Because of Republican refusal to let Majority Leader Reid hold confirmation votes, there are 32 judicial nominations languishing  on the Senate floor. They could be confirmed in a day, and even in a few minutes. But with Republicans filibustering all judicial nominees, the Senate will have to spend weeks  doing nothing but engaging in needless "post-cloture debate" before finally being able to confirm these 32 nominees.
All these nominees have had the support of their home-state senators, many of whom are Republicans. But with the GOP blocking votes on those same nominees, that support seems to be in name only.
For instance, Arkansas senators Mark Pryor (D) and John Boozman (R) were united in their strong support of nominees James Moody and Timothy Brooks before the Judiciary Committee last fall. Both nominees were approved by the committee unanimously, Brooks in October and Moody in November. But since then, Republicans have prevented them from having confirmation votes. Yesterday, Pryor went to the Senate floor to request unanimous consent to hold a confirmation vote, which Republican Chuck Grassley objected to. Boozman, however, did not speak up for the nominees or against his party's sabotage of the federal courts in Arkansas.
Such silence characterizes most if not all of the Republican senators who seem not to be protecting their states' nominees:
Illinois (Mark Kirk): Manish Shah (Northern District) and Nancy Rosenstengel (Southern District) were both approved by the Judiciary Committee by unanimous voice vote on January 16 and February 6, respectively. Rosenstengel would fill a vacancy that has been officially designated a judicial emergency by the Administrative Office of U.S. Courts.
Kansas (Pat Roberts and Jerry Moran): Nancy Moritz (Tenth Circuit) and Daniel Crabtree (District of Kansas) were both approved by the committee by unanimous voice vote on January 16. Crabtree would fill a judicial emergency and would fill a vacancy that opened back in 2010; Moritz's vacancy opened in back in 2011.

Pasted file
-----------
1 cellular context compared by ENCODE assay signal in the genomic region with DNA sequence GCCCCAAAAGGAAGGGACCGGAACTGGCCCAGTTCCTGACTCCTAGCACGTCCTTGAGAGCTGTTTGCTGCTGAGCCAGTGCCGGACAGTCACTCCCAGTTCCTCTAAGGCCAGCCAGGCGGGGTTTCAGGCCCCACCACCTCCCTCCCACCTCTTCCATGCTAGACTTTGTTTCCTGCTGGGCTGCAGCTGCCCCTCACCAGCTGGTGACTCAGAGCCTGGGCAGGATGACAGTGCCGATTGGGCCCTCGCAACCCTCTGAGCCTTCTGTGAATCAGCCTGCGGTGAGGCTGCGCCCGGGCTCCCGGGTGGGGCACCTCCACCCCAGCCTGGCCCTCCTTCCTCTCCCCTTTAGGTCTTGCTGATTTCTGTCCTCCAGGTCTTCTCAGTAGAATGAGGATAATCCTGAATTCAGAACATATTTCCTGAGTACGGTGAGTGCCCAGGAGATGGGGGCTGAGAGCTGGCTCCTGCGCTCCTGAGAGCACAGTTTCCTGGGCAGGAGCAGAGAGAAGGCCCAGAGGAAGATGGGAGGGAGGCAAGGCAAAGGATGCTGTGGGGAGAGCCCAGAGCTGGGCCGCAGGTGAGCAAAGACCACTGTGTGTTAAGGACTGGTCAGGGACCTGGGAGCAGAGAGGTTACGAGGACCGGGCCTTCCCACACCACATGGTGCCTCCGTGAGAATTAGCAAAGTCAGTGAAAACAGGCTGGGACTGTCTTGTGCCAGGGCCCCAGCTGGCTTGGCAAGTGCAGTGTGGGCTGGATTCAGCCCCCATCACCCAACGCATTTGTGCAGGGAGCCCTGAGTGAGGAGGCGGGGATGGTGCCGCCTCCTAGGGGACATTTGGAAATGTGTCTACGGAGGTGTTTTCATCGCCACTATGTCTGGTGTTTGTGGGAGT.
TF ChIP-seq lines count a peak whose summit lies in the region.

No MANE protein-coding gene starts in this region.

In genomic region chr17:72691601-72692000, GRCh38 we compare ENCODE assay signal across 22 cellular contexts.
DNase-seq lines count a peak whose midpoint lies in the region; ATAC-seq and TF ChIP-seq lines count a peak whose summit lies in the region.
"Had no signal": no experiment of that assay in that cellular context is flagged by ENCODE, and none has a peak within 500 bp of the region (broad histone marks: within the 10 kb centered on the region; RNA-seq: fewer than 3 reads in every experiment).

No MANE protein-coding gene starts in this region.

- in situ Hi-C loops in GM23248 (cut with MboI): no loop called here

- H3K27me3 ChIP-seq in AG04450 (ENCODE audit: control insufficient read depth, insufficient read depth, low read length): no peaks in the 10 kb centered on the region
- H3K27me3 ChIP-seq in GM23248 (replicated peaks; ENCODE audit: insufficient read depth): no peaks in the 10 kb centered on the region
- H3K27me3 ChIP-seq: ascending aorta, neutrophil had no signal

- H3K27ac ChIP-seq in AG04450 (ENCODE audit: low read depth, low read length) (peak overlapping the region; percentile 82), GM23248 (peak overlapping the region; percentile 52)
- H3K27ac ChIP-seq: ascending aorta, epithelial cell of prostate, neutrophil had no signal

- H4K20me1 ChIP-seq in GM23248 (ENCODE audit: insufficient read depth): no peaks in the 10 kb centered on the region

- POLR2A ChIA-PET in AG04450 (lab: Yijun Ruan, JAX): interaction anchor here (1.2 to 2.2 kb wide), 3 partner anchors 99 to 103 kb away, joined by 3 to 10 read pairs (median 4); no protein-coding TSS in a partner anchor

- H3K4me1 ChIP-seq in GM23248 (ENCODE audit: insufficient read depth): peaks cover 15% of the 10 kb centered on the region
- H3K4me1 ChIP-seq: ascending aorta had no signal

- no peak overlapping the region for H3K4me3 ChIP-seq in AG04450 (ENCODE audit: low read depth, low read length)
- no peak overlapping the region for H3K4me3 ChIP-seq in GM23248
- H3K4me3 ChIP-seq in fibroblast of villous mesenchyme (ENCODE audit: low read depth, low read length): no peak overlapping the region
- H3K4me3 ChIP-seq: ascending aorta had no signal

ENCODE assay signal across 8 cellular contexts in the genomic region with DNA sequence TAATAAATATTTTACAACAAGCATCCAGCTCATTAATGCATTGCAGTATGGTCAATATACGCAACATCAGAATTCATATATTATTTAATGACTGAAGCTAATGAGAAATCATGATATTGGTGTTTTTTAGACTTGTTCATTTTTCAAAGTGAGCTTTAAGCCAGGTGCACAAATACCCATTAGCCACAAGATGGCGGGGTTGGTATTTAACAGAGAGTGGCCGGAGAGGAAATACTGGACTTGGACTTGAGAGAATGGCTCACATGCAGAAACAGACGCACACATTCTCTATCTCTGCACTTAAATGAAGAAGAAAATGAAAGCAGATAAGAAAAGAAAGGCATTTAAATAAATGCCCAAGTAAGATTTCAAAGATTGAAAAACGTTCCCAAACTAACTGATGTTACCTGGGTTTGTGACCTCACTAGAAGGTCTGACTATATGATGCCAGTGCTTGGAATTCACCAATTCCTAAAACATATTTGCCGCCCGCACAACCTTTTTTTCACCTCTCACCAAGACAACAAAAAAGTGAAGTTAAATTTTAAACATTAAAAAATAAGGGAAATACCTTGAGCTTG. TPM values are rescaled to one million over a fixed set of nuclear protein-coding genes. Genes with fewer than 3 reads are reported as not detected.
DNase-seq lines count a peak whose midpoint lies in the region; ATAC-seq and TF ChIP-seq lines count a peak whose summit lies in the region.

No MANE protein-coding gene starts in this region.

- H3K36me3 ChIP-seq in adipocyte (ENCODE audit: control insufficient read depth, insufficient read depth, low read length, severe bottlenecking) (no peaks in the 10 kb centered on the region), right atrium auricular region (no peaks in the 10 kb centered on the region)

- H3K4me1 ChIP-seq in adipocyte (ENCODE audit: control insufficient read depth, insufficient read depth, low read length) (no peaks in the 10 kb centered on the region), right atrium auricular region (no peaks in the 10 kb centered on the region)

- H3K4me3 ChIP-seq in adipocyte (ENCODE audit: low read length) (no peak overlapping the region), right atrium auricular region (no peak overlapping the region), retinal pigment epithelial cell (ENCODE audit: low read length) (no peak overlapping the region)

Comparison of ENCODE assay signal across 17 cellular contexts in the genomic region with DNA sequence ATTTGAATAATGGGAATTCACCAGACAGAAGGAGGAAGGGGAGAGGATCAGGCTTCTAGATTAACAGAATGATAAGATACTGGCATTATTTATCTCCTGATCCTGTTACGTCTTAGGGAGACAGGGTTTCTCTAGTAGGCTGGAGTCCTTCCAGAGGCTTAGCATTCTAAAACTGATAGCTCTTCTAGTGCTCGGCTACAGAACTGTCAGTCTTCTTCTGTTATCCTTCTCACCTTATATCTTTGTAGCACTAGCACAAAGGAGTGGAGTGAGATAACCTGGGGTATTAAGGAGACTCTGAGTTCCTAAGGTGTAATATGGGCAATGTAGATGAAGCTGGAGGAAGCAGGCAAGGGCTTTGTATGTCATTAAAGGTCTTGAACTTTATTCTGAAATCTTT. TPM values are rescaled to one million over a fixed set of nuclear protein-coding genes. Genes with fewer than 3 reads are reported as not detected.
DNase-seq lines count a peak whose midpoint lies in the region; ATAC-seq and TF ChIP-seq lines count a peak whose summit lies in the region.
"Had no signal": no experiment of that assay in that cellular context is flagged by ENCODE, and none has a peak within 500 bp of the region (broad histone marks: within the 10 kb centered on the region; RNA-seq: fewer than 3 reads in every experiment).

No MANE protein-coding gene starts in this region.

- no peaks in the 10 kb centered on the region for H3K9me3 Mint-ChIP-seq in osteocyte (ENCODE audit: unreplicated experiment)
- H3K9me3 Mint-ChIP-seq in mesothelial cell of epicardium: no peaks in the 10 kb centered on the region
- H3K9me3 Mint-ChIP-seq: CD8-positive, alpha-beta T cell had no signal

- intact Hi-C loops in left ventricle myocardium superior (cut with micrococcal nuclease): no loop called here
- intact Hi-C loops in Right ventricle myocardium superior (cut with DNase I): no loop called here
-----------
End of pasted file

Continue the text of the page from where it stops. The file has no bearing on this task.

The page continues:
Maine (Susan Collins): Jon Levy has been awaiting a confirmation vote since January 16, when the committee approved him overwhelmingly. Sen. Collins spoke glowingly about Levy when he was nominated and when he appeared before the Judiciary Committee. But now what he needs is for her to have a conversation with her fellow Republicans about letting him have a confirmation vote.
Missouri (Roy Blunt): Douglas Harpool was unopposed when the committee approved his nomination on January 16. He would fill a seat that became vacant ten months ago when a sitting judge passed away.
Pennsylvania (Pat Toomey): Gerald McHugh and Edward Smith were both among those approved by the committee on January 16, Smith unanimously and McHugh with a bipartisan 12-5 vote. Sen. Toomey has noted  that "Judge Smith will sit in the Easton courthouse, which has lacked a sitting federal judge since 2004, thus ensuring that the people of the northern Lehigh Valley will once again have close, ready access to the federal judiciary." But unless Toomey can get his party to relent, the people of the northern Lehigh Valley will have to wait.
Tennessee (Lamar Alexander and Bob Corker): Pamela Reeves, who would be the first woman federal judge in the state's Eastern District, was approved by the Judiciary Committee by unanimous voice vote in November, yet has not been allowed a simply yes-or-no vote. Since then, she has been joined by Sheryl Lipman, who was similarly approved unanimously last month.
Utah (Orrin Hatch and Mike Lee): Carolyn McHugh would be the first woman from Utah to serve on the Tenth Circuit. Both her senators are actually on the Judiciary Committee. Last year, Hatch said  he hoped the Senate would "act quickly" in confirming her, and Lee said  he would work to "ensure her speedy confirmation." But this year? Despite her unanimous approval by the Judiciary Committee, Hatch and Lee's party hasn't allowed her to take her seat on the Tenth Circuit.
Wisconsin (Ron Johnson): James Peterson would fill a seat that has been vacant for more than five years, and which has been designated a judicial emergency. Last year, Sen. Johnson recommended him to the White House and urged  his fellow Senators toward a "swift confirmation." He was approved with overwhelming bipartisan support by the Judiciary Committee last week, but he and the two other nominees advanced that day found themselves at the back of a line that already had 29 people on it. If Johnson wants a "swift confirmation," he might ask his fellow Republicans to let up and allow votes on all those other nominees.
In all these cases, courtroom vacancies could be filled if only Republicans would allow it. Each of these Republican senators has to decide whether GOP leader Mitch McConnell deserves a show of loyalty more than their constituents deserve a fully functioning system of justice.